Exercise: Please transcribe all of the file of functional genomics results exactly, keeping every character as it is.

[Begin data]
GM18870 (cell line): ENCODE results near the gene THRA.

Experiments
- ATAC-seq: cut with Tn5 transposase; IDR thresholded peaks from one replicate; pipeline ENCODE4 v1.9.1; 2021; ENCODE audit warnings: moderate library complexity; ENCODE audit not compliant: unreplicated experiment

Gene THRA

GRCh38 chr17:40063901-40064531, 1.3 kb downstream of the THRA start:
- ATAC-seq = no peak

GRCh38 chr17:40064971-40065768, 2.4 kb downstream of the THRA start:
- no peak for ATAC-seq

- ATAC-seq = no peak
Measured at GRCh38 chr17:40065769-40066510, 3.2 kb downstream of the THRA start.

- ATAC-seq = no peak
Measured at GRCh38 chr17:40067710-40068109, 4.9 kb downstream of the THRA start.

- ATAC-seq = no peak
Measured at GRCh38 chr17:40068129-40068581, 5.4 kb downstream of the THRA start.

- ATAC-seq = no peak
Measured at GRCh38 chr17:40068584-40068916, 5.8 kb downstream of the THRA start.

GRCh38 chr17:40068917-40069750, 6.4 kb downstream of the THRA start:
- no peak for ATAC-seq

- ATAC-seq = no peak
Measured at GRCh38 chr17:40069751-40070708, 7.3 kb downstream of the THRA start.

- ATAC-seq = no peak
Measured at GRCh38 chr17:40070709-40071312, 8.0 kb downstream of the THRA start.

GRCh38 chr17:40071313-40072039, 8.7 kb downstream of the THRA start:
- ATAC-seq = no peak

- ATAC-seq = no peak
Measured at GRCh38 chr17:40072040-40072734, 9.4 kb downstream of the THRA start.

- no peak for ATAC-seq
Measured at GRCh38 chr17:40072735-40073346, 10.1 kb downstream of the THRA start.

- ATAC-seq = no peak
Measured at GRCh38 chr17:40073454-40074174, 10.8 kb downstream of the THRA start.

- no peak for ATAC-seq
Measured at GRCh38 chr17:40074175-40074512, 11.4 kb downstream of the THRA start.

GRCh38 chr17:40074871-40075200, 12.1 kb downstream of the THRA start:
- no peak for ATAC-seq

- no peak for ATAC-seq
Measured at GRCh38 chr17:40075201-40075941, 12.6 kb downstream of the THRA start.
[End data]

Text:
GM18870 (cell line): ENCODE results near the gene THRA.

Experiments
- ATAC-seq: cut with Tn5 transposase; IDR thresholded peaks from one replicate; pipeline ENCODE4 v1.9.1; 2021; ENCODE audit warnings: moderate library complexity; ENCODE audit not compliant: unreplicated experiment

Gene THRA

GRCh38 chr17:40063901-40064531, 1.3 kb downstream of the THRA start:
- ATAC-seq = no peak

GRCh38 chr17:40064971-40065768, 2.4 kb downstream of the THRA start:
- no peak for ATAC-seq

- ATAC-seq = no peak
Measured at GRCh38 chr17:40065769-40066510, 3.2 kb downstream of the THRA start.

- ATAC-seq = no peak
Measured at GRCh38 chr17:40067710-40068109, 4.9 kb downstream of the THRA start.

- ATAC-seq = no peak
Measured at GRCh38 chr17:40068129-40068581, 5.4 kb downstream of the THRA start.

- ATAC-seq = no peak
Measured at GRCh38 chr17:40068584-40068916, 5.8 kb downstream of the THRA start.

GRCh38 chr17:40068917-40069750, 6.4 kb downstream of the THRA start:
- no peak for ATAC-seq

- ATAC-seq = no peak
Measured at GRCh38 chr17:40069751-40070708, 7.3 kb downstream of the THRA start.

- ATAC-seq = no peak
Measured at GRCh38 chr17:40070709-40071312, 8.0 kb downstream of the THRA start.

GRCh38 chr17:40071313-40072039, 8.7 kb downstream of the THRA start:
- ATAC-seq = no peak

- ATAC-seq = no peak
Measured at GRCh38 chr17:40072040-40072734, 9.4 kb downstream of the THRA start.

- no peak for ATAC-seq
Measured at GRCh38 chr17:40072735-40073346, 10.1 kb downstream of the THRA start.

- ATAC-seq = no peak
Measured at GRCh38 chr17:40073454-40074174, 10.8 kb downstream of the THRA start.

- no peak for ATAC-seq
Measured at GRCh38 chr17:40074175-40074512, 11.4 kb downstream of the THRA start.

GRCh38 chr17:40074871-40075200, 12.1 kb downstream of the THRA start:
- no peak for ATAC-seq

- no peak for ATAC-seq
Measured at GRCh38 chr17:40075201-40075941, 12.6 kb downstream of the THRA start.